Making the good news bearable:  Somebody actually treated a passenger like a customer or an honored guest, and thought in advance about what OUR needs were.  The bag will be delivered tonight, when we can tell them exactly where to bring it.

Hey, lost luggage happens.  But has anybody ever printed YOU a limosine sign and displayed it at YOUR gate?

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What the Best Restaurants Can Teach You and Your Organization About Success

chefsYou may not know this, but for a season I helped my wife run anywhere from one to three restaurants.  The season was just long enough to convince me, if I needed any convincing, that running restaurants was not my calling.  That said, I have new respect for anybody who has to cook, serve, or make a profit from folks like – well, me.  I never worked harder physically, or encountered more of a call to real, practical servanthood in my life.

In our culture we eat 21 meals a week, give or take.  To create an environment that would motivate somebody to return again and again, and to talk about your place to their friends, and get to the end of the month with money in the bank… this is no easy task.

So when somebody does it well, I believe it can teach us some things about succeeding in the organizations, businesses, and yes, congregations we all relate to.

Lately I’ve heard of three remarkable places – none of which I have experienced personally.  But I will, if given the chance!  What intrigues me is what these eateries suggest to me as a pastor and someone who’s spent a lot of time studying successful organizations and teams.  Later, if this “whets your appetite” (sorry, it’s Monday – that’s as close to funny as I can get), there are other transferable lessons we can explore. [click to continue…]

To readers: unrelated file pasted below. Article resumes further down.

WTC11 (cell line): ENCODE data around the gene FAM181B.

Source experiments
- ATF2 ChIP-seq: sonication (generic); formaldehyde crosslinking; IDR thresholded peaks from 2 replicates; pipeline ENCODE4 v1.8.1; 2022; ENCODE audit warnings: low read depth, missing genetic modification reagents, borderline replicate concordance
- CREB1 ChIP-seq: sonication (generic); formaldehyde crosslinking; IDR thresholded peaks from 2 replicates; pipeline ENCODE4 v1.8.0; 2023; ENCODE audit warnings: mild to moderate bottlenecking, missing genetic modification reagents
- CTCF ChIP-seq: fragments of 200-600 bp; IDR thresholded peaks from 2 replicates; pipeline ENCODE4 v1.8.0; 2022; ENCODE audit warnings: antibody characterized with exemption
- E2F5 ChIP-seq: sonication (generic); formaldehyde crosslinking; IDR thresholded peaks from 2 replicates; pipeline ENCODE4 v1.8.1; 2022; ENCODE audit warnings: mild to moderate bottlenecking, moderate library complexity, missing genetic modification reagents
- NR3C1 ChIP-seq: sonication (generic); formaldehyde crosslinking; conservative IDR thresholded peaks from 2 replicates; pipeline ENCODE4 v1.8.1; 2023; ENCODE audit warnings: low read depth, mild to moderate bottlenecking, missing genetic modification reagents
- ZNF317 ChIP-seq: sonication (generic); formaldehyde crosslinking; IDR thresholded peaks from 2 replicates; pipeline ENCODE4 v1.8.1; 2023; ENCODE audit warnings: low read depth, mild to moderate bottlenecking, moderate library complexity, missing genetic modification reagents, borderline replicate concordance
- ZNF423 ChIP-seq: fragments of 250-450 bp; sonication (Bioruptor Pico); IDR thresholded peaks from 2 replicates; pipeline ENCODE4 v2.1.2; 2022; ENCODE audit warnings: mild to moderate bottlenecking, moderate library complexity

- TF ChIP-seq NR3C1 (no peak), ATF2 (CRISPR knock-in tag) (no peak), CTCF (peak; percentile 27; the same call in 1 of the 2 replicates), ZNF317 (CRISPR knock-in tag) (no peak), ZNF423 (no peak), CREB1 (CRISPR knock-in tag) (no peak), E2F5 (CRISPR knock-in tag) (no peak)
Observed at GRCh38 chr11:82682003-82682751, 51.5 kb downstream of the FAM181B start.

cleanersHere’s a new definition of boring:  working at a dry cleaners at 3:30 on a Saturday afternoon.  In a town like ours, where the cleaners on virtually every corner close at noon or 1:00 on Saturdays, and nothing is actually being cleaned, it can be a pretty sleepy time.

Until I show up.

The wedding was scheduled for 5:00, and everything was ready.  The church was decorated, the ceremony was prepared and printed, and the wedding party was starting to party (translation:  flashbulbs were popping).  All I needed to do was go home, freshen up a bit, and change into my suit.

In what part of me remains traditional, I keep a black suit.  It goes with anything, is appropriate for funerals or weddings or any other semi-formal something.   Problem is, I only wear the thing when there is a semi-formal something.

(You probably know where this is going.) [click to continue…]


A Tale of Two Restaurants

by Andy Wood on November 28, 2008

in Turning Points

(A Turning Point Story)

A few years ago I was Birmingham, Alabama at lunch time, so I decided to eat at a favorite restaurant there.  I had been to this place quite a few times, and had always enjoyed the food and service there.